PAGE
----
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Burt Lancaster: All-American

Published: 11/2/2012

Burt Lancaster (Wikimedia Commons/Hal Wallis Productions)

Burt Lancaster (Wikimedia Commons / Hal Wallis Productions)

Born Nov. 2, 1913, Burt Lancaster rose to iconic status in the 1940s and '50s, starring in dozens of classic films. On what would have been his 99th birthday, we're watching a few fan favorites.

In the early days of his career, Lancaster – who was initially not too sure he wanted to be an actor – had an all-American image. That image was helped, in part, by the fact that his acting only ramped up after a tour of duty in the Army during World War II. His starring role in Jim Thorpe – All-American may have helped, too.

Art imitated life two years later, when Lancaster played a soldier in From Here to Eternity… though we're not so sure his real-life stint in a USO division ever included moments like his iconic kiss on the beach with Deborah Kerr.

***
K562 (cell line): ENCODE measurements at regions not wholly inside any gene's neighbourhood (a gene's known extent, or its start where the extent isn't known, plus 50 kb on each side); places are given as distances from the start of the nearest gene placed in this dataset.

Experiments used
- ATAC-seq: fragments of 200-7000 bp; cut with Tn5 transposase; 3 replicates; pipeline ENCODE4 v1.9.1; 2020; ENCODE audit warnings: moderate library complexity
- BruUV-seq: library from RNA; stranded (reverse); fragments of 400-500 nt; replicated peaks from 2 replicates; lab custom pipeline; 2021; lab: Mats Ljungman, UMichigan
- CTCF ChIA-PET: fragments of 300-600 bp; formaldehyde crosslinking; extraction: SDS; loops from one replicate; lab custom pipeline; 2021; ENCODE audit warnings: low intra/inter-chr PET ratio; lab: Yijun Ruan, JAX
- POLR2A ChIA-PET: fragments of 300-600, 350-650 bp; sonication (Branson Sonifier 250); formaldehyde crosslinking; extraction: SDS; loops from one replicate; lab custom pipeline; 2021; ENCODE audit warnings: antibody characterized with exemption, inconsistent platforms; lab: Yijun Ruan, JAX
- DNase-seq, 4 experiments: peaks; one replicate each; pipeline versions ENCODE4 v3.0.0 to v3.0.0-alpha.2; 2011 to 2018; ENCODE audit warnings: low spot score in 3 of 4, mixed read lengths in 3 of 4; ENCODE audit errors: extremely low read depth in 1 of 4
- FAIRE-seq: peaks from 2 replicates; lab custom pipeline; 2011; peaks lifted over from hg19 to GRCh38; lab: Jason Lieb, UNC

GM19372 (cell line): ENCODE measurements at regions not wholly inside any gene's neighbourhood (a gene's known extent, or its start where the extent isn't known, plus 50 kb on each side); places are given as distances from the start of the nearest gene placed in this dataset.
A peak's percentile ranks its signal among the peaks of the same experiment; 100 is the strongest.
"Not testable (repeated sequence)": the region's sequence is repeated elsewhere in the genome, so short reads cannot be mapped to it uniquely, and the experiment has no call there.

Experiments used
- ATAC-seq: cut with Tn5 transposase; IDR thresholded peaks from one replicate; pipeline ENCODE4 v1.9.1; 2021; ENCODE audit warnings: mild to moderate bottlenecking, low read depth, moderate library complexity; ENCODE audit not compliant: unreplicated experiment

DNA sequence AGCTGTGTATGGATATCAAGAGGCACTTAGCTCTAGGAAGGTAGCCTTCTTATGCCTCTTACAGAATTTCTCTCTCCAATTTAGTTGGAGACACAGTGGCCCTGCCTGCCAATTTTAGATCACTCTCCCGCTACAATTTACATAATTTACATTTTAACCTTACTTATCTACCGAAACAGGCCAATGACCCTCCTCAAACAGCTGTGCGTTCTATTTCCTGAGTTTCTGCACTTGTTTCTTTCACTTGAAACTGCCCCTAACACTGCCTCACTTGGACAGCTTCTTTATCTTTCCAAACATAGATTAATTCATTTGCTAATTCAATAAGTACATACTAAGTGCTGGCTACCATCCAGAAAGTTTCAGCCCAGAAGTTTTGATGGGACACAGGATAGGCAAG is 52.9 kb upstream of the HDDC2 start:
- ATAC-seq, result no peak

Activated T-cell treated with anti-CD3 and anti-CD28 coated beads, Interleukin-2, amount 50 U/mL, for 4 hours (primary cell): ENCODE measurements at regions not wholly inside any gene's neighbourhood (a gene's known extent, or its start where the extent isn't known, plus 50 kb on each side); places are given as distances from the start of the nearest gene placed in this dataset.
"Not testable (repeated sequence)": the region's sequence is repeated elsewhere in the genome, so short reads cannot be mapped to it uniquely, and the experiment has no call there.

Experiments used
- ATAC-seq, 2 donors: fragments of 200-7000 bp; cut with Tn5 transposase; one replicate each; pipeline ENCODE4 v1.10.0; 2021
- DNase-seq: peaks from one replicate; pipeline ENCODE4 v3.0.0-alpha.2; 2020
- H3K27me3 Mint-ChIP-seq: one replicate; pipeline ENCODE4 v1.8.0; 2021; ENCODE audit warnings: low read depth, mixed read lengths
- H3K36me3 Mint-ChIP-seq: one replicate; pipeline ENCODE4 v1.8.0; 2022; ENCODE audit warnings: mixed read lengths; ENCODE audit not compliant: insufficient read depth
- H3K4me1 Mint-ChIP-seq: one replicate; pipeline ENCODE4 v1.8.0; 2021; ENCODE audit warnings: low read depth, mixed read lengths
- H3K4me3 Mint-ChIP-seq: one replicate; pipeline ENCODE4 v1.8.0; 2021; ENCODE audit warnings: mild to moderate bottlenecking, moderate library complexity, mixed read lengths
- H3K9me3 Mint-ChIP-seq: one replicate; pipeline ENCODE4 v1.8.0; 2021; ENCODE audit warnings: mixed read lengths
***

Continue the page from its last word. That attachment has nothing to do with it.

As the '50s ended, Lancaster strove to take on more challenging roles. One of his greatest earned him his first (and only) Academy Award – the con-man title character in 1960's Elmer Gantry.

Lancaster was nominated for another Oscar two years later, for Birdman of Alcatraz. Though his performance was marvelous and the movie became a cinema classic, the competition was intense. Lancaster lost to Gregory Peck, who won for his amazing and iconic performance in To Kill a Mockingbird. (Birdman, Mockingbird… it was a feathery year at the Oscars.)

Late in his career, Lancaster was nominated for one more best actor Oscar – for his performance in Atlantic City. This time, the Oscar went to Henry Fonda in On Golden Pond. Lancaster didn't win, but he wasn't alone – Atlantic City is one of only a few films to be nominated for all five of the top Oscars and not win a single one of them.

Five years after his 1994 death, the American Film Institute declared Lancaster the 19th greatest male star of all time. Not bad for a guy who wasn't sure he wanted to be an actor.

Written by Linnea Crowther

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